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Future Leaders



Always, The Institute seeks to develop future researchers and leaders through its mentorship programs in the fields of population genetics, public health informatics, and archival research.

These new leaders are instilled with a spirit of community and social service.

Our principal activities now focus on three mentoring programs: The Schull Institute Annual Invitational Conference, Schull Summer Scholars Research Program, and "Song Among the Ruins," our bi-national exchange program with Japan.


Since The Institute's inception, half of our fellows and scholars have returned to their countries of origin to academic or ministerial positions of major significance. Among the remaining half, some continue their education or job experience in the United States. The rest have been recruited to American universities or healthcare agencies.  



"Besides participating in the genetic testing research, I got to shadow physicians, engage with patients, and work as a medical assistant. My Schull internship was the greatest experience ever."

— Cassandra Ramtahal, Schull Summer Research Scholar from University of St. Thomas

"Such an invigorating experience. Initially, I was somewhat daunted as a Humanities graduate student in a field of scientists, but the fellowship provided me with an opportunity to understand the importance of including humanities perspectives alongside those of science and vice versa. It is a wonderful program."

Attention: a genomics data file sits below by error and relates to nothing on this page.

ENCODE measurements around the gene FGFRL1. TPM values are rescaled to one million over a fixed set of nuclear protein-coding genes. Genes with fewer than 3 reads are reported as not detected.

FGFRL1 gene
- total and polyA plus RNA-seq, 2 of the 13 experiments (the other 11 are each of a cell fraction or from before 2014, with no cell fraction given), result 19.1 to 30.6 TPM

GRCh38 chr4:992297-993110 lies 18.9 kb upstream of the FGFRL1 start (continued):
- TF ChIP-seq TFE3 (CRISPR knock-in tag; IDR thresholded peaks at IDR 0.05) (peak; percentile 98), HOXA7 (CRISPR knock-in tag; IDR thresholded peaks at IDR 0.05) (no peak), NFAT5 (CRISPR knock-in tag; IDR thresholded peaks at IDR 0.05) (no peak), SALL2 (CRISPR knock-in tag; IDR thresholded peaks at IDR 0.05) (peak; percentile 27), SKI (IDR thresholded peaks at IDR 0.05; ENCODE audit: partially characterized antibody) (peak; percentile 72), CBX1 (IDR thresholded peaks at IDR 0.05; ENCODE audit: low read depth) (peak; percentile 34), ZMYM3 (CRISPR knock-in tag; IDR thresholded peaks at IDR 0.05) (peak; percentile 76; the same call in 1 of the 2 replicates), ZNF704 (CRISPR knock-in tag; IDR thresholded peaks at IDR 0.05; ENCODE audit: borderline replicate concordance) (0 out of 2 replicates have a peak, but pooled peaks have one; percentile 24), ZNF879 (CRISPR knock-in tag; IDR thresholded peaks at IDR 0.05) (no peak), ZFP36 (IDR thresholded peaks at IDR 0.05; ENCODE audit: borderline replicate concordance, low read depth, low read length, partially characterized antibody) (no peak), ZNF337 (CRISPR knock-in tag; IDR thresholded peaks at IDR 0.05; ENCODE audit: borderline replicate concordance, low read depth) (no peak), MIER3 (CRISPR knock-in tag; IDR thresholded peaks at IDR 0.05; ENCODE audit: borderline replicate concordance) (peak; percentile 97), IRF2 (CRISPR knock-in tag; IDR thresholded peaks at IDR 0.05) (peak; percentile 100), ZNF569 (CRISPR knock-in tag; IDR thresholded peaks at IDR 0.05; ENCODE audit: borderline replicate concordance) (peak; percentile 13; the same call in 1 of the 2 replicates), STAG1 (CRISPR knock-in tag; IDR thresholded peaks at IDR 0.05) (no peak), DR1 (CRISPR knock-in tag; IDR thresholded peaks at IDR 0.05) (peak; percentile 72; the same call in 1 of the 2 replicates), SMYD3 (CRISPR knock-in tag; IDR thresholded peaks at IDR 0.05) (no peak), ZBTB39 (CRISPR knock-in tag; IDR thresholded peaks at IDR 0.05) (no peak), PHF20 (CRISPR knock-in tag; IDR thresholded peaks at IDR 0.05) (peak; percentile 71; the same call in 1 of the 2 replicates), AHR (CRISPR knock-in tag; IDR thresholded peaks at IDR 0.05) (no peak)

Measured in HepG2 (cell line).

— Clint Wilson, Schull Summer Research Scholar from Rice University

"I learned so much more than the facets of healthcare, and I made valuable connections. All of the judges and professionals who came to the annual conference willingly spoke with me afterward and gave me advice on how to further my goal."

— Moushumi Sahu, Schull Summer Research Scholar from Rice University

"I found the annual conference very informative and intriguing. I was able to network and meet with professionals in the field of biology research as well as listen to research by other students. I enjoyed the variety of lecture topics presented by professors with different backgrounds.

— Angela Moreno, Schull Summer Research Scholar from University of St. Thomas

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